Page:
Organizational Conspiracy Beliefs: Implications for Leadership Styles and Employee Outcomes

Jan-Willem van Prooijen, Reinout E. de Vries

Research output: Contribution to journalArticleAcademicpeer-review

24 Citations (Scopus)
86 Downloads (Pure)

Abstract

Purpose: Belief in conspiracy theories about societal events is widespread among citizens. The extent to which conspiracy beliefs about managers and supervisors matter in the micro-level setting of organizations has not yet been examined, however. We investigated if leadership styles predict conspiracy beliefs among employees in the context of organizations. Furthermore, we examined if such organizational conspiracy beliefs have implications for organizational commitment and turnover intentions.

Design/Methodology/Approach: We conducted a survey among a random sample of the US working population (N = 193).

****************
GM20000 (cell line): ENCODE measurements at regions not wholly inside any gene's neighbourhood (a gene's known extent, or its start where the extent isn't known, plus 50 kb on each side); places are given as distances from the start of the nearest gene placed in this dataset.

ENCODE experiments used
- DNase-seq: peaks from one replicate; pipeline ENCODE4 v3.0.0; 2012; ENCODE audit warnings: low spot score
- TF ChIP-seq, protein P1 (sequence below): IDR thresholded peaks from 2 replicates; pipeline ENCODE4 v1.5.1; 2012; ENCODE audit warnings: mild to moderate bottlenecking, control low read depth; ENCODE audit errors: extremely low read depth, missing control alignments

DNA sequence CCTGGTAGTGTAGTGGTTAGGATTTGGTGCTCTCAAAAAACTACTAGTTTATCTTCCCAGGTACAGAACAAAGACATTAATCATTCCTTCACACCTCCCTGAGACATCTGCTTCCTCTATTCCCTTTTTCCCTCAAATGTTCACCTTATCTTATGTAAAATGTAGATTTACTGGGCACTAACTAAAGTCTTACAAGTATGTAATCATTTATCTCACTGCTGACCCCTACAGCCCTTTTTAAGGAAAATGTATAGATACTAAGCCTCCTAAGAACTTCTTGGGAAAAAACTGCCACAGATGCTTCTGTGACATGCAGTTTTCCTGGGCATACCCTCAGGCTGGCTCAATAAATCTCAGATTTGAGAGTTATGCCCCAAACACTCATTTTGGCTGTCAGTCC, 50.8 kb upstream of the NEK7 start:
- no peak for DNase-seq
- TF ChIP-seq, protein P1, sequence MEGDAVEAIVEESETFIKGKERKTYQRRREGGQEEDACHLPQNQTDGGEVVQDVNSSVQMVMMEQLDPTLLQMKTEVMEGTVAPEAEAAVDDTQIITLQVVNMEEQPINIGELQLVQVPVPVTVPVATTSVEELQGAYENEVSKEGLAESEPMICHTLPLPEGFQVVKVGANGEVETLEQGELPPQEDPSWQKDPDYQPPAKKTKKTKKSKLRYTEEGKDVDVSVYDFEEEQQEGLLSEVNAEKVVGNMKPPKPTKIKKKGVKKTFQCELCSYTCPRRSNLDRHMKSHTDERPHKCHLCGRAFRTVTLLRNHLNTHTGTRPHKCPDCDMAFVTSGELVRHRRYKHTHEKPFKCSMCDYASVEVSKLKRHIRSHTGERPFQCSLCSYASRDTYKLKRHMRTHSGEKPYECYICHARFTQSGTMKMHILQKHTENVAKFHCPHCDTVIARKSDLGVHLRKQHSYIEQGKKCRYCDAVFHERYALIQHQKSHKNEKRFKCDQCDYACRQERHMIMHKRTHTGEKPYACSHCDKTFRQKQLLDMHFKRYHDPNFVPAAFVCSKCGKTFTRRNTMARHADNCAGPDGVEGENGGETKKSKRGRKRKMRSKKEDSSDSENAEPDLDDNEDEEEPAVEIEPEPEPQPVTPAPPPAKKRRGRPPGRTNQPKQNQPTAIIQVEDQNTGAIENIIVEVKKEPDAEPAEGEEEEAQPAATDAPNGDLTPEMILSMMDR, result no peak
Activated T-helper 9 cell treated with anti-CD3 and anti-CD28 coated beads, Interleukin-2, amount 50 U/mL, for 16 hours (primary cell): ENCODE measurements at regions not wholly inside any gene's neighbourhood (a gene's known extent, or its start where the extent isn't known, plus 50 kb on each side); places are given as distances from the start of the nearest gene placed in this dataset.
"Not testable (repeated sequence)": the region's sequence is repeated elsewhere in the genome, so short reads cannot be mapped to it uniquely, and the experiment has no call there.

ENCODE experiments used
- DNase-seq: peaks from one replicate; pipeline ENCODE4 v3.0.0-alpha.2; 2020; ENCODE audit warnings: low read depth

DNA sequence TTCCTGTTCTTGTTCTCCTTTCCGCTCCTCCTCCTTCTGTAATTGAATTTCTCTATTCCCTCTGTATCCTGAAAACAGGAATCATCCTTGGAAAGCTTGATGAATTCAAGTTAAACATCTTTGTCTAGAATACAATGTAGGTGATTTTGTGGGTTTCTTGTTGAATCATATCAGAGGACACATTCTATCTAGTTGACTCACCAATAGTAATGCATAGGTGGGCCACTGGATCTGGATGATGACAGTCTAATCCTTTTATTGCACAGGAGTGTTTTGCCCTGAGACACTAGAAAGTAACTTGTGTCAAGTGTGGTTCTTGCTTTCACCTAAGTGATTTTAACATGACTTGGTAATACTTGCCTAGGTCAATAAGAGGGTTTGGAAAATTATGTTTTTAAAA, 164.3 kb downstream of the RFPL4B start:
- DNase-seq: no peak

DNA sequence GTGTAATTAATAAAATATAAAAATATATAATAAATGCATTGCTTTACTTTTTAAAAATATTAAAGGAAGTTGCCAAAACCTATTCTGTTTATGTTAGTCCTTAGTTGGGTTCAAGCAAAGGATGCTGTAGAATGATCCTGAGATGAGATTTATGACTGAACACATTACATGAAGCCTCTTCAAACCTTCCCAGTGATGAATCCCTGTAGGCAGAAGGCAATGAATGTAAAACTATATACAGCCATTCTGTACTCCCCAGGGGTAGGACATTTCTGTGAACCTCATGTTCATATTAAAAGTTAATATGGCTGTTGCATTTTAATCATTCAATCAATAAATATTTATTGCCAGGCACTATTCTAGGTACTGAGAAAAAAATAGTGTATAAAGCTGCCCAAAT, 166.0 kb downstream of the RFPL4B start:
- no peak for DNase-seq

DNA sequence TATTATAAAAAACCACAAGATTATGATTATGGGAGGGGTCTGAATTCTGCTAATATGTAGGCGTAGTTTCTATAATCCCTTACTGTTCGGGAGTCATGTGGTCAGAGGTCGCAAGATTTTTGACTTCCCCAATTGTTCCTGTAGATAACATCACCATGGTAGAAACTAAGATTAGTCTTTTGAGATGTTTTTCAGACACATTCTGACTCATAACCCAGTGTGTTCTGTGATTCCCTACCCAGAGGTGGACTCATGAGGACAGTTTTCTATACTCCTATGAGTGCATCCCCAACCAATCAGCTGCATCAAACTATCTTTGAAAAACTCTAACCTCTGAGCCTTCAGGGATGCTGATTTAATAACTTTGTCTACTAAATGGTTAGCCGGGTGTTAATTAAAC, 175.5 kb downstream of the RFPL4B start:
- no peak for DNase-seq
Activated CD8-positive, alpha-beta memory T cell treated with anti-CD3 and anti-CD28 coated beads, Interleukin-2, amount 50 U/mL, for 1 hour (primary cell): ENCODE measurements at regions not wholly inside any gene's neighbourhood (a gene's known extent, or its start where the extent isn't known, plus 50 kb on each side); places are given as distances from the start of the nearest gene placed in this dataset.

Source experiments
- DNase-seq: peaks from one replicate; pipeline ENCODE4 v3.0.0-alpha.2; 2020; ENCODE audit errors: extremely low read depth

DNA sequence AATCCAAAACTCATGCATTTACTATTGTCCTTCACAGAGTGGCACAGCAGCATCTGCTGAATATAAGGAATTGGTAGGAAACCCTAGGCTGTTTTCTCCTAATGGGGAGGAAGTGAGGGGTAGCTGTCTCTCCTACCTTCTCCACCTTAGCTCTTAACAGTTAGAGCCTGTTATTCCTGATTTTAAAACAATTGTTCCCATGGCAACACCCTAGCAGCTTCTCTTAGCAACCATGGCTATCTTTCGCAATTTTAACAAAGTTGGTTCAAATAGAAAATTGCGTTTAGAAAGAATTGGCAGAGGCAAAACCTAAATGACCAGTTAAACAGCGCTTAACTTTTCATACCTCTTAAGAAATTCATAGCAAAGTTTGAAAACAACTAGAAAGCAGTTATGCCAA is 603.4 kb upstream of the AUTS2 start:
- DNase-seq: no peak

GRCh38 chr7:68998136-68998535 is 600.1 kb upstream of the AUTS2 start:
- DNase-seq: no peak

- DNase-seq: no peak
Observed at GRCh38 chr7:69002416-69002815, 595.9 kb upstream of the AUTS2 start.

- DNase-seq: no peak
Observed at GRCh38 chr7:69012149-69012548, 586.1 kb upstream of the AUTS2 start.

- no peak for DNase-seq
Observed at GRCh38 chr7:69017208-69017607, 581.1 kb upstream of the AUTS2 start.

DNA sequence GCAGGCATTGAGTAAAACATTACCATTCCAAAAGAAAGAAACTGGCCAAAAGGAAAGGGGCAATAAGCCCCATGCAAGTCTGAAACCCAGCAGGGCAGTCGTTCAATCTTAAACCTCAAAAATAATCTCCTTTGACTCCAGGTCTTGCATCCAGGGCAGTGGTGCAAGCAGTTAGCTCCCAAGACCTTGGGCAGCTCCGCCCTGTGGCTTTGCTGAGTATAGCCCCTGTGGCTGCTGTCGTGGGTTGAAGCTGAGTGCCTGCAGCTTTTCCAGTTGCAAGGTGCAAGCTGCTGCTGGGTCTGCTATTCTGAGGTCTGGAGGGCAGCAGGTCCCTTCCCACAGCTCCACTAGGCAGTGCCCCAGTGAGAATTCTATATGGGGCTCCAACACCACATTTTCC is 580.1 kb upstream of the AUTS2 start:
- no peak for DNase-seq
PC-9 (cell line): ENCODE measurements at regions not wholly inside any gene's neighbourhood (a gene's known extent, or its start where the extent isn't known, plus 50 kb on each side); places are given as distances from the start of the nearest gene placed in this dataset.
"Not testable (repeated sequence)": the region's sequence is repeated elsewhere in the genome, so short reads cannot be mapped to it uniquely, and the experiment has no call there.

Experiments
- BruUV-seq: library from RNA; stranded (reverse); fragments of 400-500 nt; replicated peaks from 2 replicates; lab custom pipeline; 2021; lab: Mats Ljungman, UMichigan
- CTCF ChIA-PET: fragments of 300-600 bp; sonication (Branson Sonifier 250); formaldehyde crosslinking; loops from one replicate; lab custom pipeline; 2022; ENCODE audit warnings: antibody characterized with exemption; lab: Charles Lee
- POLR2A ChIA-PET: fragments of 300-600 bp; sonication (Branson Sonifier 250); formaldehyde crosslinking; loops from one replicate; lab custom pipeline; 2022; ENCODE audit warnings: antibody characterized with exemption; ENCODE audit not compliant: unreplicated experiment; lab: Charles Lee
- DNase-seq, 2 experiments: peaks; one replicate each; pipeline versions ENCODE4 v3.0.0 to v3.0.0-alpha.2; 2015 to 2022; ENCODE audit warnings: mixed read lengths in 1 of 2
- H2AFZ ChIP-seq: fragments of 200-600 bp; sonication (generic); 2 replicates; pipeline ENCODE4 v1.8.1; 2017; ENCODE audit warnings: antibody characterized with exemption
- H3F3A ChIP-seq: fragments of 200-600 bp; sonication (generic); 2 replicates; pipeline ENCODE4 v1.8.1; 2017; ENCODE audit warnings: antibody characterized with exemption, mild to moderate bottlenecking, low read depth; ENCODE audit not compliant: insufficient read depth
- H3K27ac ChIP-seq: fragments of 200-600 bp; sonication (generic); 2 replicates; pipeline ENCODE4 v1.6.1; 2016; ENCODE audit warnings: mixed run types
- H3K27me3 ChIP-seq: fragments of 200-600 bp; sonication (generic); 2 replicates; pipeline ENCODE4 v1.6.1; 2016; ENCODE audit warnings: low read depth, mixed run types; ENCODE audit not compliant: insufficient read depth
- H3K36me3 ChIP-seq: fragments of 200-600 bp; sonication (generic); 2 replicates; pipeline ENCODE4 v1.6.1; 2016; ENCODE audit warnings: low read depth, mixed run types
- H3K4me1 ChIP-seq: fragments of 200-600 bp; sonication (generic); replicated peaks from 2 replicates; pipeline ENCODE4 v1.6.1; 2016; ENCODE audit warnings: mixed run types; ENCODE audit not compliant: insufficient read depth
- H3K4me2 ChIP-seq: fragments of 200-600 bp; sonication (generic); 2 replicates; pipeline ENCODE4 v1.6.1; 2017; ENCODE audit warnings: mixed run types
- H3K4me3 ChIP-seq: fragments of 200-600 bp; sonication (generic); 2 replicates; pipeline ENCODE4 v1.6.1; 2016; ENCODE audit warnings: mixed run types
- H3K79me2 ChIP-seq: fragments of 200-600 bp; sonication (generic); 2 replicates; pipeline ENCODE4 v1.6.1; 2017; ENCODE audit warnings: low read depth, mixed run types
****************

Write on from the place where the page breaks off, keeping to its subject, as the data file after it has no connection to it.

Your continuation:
Findings: Despotic, laissez-faire, and participative leadership styles predicted organizational conspiracy beliefs, and the relations of despotic and laissez-faire leadership with conspiracy beliefs were mediated by feelings of job insecurity. Furthermore, organizational conspiracy beliefs predicted, via decreased organizational commitment, increased turnover intentions.

Implications: Organizational conspiracy beliefs matter for how employees perceive their leaders, how they feel about their organization, and whether or not they plan to quit their jobs. A practical implication, therefore, is that it would be a mistake for managers to dismiss organizational conspiracy beliefs as innocent rumors that are harmless to the organization.

Originality/Value: Three novel conclusions emerge from this study. First, organizational conspiracy beliefs occur frequently among employees. Second, participative leadership predicts decreased organizational conspiracy beliefs; despotic and laissez-faire leadership predict increased organizational conspiracy beliefs due to the contribution of these destructive leadership styles to an insecure work environment. Third, organizational conspiracy beliefs harm organizations by influencing employee commitment and, indirectly, turnover intentions.
Original languageEnglish
Pages (from-to)479-491
JournalJournal of business and psychology
Volume31
Issue number4
DOIs
Publication statusPublished - 2016

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